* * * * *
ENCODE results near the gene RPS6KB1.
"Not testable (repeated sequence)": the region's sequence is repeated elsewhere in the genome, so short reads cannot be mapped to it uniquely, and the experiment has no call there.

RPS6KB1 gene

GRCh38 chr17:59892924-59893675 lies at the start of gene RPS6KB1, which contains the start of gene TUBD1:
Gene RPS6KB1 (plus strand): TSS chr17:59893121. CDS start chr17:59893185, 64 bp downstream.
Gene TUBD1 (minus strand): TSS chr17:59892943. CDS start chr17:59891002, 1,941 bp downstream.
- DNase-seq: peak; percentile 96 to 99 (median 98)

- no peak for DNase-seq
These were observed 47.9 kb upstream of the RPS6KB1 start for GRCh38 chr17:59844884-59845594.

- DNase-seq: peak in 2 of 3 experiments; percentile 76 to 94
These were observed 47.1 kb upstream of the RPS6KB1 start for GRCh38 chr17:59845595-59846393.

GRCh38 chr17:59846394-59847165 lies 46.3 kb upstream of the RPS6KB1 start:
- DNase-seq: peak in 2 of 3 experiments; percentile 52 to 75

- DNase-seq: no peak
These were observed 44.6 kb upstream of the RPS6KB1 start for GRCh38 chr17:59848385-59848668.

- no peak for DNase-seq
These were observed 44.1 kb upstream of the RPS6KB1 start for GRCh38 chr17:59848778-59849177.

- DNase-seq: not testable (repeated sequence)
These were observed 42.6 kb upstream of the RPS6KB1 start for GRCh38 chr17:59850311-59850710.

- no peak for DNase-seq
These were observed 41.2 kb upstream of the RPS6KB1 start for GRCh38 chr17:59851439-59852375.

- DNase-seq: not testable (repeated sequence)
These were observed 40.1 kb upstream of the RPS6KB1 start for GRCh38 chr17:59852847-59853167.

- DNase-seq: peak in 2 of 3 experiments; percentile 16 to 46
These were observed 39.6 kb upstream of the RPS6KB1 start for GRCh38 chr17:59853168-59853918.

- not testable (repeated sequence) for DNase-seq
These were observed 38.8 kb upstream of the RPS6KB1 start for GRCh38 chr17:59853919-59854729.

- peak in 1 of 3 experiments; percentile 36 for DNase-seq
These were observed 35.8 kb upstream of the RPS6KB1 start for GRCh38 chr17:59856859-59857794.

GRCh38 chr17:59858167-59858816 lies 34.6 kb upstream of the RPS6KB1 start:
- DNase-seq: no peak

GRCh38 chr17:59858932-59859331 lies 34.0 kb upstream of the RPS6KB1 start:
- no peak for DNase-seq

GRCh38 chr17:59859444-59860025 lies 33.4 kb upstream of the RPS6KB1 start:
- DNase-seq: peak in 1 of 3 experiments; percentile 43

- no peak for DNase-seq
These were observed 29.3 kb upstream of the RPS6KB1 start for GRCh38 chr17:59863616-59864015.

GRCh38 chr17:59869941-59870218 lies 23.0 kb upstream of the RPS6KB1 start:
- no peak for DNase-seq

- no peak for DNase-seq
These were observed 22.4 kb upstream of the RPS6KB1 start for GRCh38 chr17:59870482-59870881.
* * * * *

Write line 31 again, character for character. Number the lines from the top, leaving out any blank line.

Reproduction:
- DNase-seq: no peak